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Getting ready for advice after a webchat session

This fact sheet covers England & WalesWe also have a version for Scotland if you need it.

You have been sent this fact sheet because you have had a webchat with a specialist adviser and they have suggested that you book an appointment or call us for advice on your debt situation. This fact sheet explains what you can do to prepare for your advice session with us.

Your budget

We know that when you are struggling with debt, writing down your income and outgoings might feel like the last thing you want to do. But filling in your budget is the starting point for dealing with your debts.

You can’t know if a debt solution will work for you without doing a budget. All advice agencies will expect you to do a budget before they can discuss your options. Your creditors will also ask for one. A budget shows you:

  • what money you have coming in (your income);
  • what money you are spending (your outgoings);
  • whether you have enough money to pay your essential bills; and
  • what is available, if anything, to pay your debts.

This information helps you to find the best solution to deal with your debts.

It also allows you to:

  • plan for future spending; and
  • protect yourself against the stress that unexpected bills or increased costs can cause.

If you were given a link to our budgeting tool, take a look at the budget so you know what kind of information you need to collect.

If you can't get the right budget online

Our budget tool will help to decide if our online budgets are suitable for you. In some cases, we may already have told you that they will not be in a webchat.

If this happens, speak to us by phone. Our adviser will ask more questions about your business and send a suitable budget to you.

In the meantime, read the rest of this fact sheet to understand what other information you should gather for your advice session with us.

Gathering information for the budget

Don’t be put off by the amount of information that the budget asks for. You only need details for the sections that apply to you.

Your home

The budget asks you for information about any income that comes into your home and any outgoings needed to cover your essential living costs. To help you get accurate and up-to-date details, take a look at the following, where available.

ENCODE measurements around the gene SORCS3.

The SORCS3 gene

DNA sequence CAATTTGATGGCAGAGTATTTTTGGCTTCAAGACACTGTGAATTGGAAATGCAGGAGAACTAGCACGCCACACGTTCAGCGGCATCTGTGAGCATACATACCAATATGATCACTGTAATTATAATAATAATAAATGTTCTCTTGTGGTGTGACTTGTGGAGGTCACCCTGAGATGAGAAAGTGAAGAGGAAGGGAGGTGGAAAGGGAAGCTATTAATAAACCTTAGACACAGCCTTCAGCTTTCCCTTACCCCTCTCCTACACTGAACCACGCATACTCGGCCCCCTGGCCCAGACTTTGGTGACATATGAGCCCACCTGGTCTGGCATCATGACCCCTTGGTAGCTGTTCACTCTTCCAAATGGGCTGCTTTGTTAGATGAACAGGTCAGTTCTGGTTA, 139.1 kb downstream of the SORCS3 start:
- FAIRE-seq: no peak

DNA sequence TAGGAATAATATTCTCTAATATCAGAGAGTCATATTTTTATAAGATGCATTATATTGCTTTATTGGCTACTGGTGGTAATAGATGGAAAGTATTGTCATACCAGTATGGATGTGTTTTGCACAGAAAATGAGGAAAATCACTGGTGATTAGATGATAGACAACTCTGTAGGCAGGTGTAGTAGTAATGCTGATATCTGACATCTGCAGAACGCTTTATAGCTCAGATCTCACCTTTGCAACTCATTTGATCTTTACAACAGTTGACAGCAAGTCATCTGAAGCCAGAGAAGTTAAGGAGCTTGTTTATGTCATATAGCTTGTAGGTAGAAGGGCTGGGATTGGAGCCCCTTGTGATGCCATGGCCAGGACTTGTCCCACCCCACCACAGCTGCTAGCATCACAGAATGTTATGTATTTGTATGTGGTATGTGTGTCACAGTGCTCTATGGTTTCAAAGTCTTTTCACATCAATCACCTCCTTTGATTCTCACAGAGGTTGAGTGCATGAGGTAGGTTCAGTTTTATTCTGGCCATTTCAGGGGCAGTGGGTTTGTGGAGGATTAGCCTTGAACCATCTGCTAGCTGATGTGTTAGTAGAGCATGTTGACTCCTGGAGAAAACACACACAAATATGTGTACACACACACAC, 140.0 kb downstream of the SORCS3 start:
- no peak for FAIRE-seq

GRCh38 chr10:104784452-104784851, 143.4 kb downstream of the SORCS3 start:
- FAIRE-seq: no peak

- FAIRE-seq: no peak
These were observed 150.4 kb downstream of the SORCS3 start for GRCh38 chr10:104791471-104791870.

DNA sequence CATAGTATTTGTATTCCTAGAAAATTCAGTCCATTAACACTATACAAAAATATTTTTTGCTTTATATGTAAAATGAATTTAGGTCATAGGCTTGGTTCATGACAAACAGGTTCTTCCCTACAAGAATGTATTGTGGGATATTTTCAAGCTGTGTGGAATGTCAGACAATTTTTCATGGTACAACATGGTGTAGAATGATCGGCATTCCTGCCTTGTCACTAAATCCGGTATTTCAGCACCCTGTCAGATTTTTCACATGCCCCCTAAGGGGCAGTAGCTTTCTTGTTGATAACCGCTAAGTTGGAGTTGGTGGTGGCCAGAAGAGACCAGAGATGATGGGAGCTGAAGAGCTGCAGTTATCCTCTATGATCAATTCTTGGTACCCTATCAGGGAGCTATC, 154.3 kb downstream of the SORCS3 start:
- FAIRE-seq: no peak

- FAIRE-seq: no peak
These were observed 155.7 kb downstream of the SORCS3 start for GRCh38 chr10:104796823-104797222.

• Wage slips
  • Benefit statements
  • Pension-income statements
  • Bank statements
  • Utility bills (such as gas, electricity and water)

If all your income and outgoings go through your bank account, most of the information you need will be in your bank statements.

Make a start today

Gather together the paperwork listed. You don’t need to speak to anyone to do this.

Your business

If you are a sole trader or a partner in a business partnership, our budget will also ask for details about your business income and outgoings. As many people find that their business figures change from month to month, gather together your last three months’ trading figures. If you have a separate business bank account, you should be able to find most of this information in your recent business bank statements.

Our budget will use this information to work out what your business can afford to pay you on average each month.

You may have costs that cover both your home and your business, such as a car you use for both. If so, you will need to split these outgoings between your home and your business. If you are unsure how to split the costs, we can talk to you about ways to do this.

If you are a director of a limited company, you will need to speak to your accountant or bookkeeper to find out how much the business can afford to pay you on average every month. Check that the amount is net of any tax or National Insurance requirements.

Do what you can

Don’t worry if you can’t do everything that we suggest before you speak with us. We can still help you. However, it may just take a little longer to work out the best way to deal with your situation.

Priority and non-priority debts